I’ve had bird books for many years: pocket-sized books with pictures and descriptions of the common British birds. Not that I am a bird enthusiast. I just want to be able to identify the birds around me. If I am honest, though, I have always found the books slightly frustrating. There seem to be so many small brown birds that I could not hope to distinguish in the field and an irritating sprinkling of exotic species that feels like it is included to show how clever the author is. In mostly monochrome Britain how can I expect to see brightly coloured rarities like Hoopoes and Golden Orioles?
Over the years, as I predicted, I didn’t see any of the “exotics” but I’ve found that with bird watching, the more you look the more you see. I can still remember where and when I saw, for the first time, the striking red bib of a male linnet. Another strong memory is a green woodpecker systematically gorging itself on the ants in our front lawn. And once you have seen the brash pinkish-red breast of a male bullfinch with his neat black cap, you never forget and never fail to be struck by the colours. But this was still only an occasional pastime until, a few years ago, my teenage daughter became interested in birds.
She started by disappearing to her room with all the bird books we have in the house. She studied the books in great detail comparing the different entries. She can now identify most birds visually and tell us about the minute differences between species. She was particularly thrilled to find out that several female birds of prey are bigger than their male counterparts! Eventually she asked for some good binoculars for a present and we all found that we could see so much more. It sounds obvious but it was a surprise and we were all drawn in.
Around the same time, we were visiting Lyme Regis in Dorset on a cold Saturday in December 2010. The car park above the town is surrounded by trees that have berries in winter and we saw, on one of these trees, a bird with an odd profile. Getting a bit closer, we were able to see the unmistakable crest of a waxwing. The bird stayed long enough for us to get some photos and the experience of seeing, for the first time, an “exotic” was thrilling.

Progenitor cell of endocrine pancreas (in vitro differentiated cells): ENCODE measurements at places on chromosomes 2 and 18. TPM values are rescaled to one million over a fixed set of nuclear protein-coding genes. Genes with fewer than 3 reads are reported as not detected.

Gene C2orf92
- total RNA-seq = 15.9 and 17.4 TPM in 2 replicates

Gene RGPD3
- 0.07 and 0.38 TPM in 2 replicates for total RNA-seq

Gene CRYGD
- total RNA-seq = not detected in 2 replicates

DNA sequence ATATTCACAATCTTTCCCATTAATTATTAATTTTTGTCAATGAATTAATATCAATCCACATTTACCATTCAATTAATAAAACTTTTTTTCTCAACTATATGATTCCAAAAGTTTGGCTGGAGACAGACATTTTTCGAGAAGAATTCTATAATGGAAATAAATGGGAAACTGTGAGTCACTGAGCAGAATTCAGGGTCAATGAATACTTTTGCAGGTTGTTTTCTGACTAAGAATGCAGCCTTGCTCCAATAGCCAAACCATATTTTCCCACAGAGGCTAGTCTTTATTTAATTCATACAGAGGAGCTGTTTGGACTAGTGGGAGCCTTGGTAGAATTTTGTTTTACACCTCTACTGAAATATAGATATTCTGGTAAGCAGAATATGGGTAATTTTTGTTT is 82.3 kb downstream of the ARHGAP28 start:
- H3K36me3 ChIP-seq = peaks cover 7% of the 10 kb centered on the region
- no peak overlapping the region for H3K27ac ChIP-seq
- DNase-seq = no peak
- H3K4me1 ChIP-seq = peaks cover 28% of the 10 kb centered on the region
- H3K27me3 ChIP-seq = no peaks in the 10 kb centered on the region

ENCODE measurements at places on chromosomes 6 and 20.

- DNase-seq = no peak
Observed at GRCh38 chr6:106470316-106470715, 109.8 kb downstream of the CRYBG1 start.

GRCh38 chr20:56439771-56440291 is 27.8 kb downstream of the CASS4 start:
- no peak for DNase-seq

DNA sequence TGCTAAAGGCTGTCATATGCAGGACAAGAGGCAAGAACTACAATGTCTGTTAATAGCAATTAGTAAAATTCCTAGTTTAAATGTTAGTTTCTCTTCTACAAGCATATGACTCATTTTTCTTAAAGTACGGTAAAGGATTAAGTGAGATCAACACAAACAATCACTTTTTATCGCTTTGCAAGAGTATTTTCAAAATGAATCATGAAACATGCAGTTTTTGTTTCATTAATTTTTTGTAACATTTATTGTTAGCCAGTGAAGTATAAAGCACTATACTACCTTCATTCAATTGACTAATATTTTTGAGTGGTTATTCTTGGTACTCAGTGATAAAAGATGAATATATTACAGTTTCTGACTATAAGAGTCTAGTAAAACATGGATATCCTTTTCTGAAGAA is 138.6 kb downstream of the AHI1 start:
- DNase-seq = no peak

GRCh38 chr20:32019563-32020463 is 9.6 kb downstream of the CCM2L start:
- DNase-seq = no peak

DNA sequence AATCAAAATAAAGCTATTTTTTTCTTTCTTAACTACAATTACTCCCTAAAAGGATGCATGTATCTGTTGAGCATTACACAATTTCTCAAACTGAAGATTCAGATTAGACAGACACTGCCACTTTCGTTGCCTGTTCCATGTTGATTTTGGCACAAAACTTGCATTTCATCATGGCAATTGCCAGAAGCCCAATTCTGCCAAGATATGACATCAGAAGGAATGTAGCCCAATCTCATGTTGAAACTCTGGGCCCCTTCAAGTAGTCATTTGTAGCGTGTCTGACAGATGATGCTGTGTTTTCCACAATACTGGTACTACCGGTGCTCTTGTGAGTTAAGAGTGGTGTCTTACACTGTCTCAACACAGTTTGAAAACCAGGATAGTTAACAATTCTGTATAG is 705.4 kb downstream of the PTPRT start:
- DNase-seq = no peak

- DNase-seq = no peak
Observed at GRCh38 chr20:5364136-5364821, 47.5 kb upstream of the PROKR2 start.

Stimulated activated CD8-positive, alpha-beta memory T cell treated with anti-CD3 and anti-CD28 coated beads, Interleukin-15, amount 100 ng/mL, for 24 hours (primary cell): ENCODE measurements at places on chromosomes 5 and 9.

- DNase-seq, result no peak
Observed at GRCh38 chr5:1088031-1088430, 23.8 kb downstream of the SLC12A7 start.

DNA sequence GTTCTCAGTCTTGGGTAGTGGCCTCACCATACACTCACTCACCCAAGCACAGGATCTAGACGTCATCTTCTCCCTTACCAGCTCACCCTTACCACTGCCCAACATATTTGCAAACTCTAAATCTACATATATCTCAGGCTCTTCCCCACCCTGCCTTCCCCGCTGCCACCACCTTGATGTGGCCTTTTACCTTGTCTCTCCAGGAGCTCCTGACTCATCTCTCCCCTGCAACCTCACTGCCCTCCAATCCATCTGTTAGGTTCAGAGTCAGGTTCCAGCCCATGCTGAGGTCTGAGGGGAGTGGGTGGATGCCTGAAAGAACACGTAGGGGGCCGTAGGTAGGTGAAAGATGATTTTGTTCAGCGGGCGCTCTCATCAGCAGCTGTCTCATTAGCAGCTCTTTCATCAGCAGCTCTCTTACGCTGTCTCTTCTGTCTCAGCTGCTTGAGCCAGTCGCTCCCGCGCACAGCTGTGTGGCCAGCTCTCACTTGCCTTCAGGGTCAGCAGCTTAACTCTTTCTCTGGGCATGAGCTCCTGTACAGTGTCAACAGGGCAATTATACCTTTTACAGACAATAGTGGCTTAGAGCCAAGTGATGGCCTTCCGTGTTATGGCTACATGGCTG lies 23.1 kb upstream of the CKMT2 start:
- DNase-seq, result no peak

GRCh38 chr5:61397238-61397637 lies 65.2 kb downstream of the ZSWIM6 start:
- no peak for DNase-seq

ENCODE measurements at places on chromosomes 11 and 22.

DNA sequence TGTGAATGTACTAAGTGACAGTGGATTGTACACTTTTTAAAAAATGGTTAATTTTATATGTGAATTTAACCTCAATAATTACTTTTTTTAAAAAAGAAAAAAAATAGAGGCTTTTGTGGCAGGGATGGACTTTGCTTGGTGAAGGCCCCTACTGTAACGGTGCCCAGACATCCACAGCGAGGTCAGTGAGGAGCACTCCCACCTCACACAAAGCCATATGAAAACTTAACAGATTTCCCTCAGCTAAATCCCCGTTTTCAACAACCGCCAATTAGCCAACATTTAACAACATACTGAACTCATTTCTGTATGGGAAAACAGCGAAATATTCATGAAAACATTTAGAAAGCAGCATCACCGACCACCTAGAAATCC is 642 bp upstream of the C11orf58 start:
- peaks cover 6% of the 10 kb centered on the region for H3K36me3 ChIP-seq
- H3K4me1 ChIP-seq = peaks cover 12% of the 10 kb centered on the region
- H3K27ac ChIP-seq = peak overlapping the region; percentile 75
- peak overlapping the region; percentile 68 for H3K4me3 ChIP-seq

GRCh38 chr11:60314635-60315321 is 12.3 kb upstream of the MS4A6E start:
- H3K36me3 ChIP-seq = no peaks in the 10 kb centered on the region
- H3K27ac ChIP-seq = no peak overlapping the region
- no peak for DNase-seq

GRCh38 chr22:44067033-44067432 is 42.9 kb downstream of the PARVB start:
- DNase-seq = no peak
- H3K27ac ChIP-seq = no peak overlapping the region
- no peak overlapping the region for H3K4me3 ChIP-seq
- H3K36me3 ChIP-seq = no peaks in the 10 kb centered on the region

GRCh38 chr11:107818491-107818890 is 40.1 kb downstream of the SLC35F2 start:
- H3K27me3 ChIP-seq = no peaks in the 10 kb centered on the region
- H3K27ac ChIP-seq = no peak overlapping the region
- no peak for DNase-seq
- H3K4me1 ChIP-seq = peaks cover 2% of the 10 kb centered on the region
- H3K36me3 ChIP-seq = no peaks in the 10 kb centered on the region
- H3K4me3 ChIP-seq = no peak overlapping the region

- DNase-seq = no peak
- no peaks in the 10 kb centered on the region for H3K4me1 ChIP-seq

Waxwing (Andreas Trepte/Wikimedia Commons)
Why the fuss? I think it’s because waxwings are unlike any other bird I have seen and they are rare, at least in this country. They are plump, reddish-brown birds about the size of a starling and with their jaunty quiff of a crest they are unmistakable. They also have a black mask around their eyes and it is the combination of crest and mask that gives them a pugnacious swagger rather like bank robbers in a silent movie. The wing feathers have small yellow and white details and distinctive red tips that resemble drops of sealing wax, hence the bird’s name.
Wing patterns and “sealing wax” tips (Amphis/Wikimedia Commons)
Waxwings (or more properly Bohemian Waxwings) are found in the northern forests of Europe, Asia and North America where they breed, feeding on fruits, berries and insects. The European birds breed in northern Sweden and Finland and in the winter they head south in search of food. If breeding has been very successful or if there is a shortage of winter berries in Scandinavia they move further afield. Sometimes this means they come to the UK and we experience an “irruption” or “waxwing winter”. 2010 was one of these years and many of the birds were seen in the UK. 2011 was a poor year and 2012 is looking good.
Let’s now turn to my silly title. There are many good birding sites on the internet and I have been following the arrival of waxwings in the UK as 2012 comes to a close. The birds were spotted in Fair Isle, Shetland in early November and some outstanding pictures of the birds eating fruit have been posted. They were also reported in good numbers elsewhere in Scotland and in other parts of the UK.
Some waxwings were seen, mostly in small groups, in the South West, near where I live and there were sporadic sightings throughout November and December. In late December a small group had been seen on consecutive days in one street in Torquay, feeding on berries. We had to go to Torquay for another reason and I persuaded my family that we should also search for these exotic visitors. This part of Torquay was developed about 40 years ago and consists of pleasant residential streets with mature trees and many mature shrubs with copious red berries at this time of year. Parking some way away from the place where the waxwings had been spotted we walked quietly up the road. Approaching the prescribed place we saw a small group of birds fly from a berry-laden hedge to a nearby tree. With binoculars we could see the signature crests of the waxwings and were able to count eight in total. The birds stayed in the tree, moving about and “talking” to one another with their pretty and distinctive trill. We went home, well pleased with our luck.
So it’s no longer “eight maids a milking” and here is a picture of our “eight waxwings trilling”.
Eight waxwings trilling (Hazel Strange)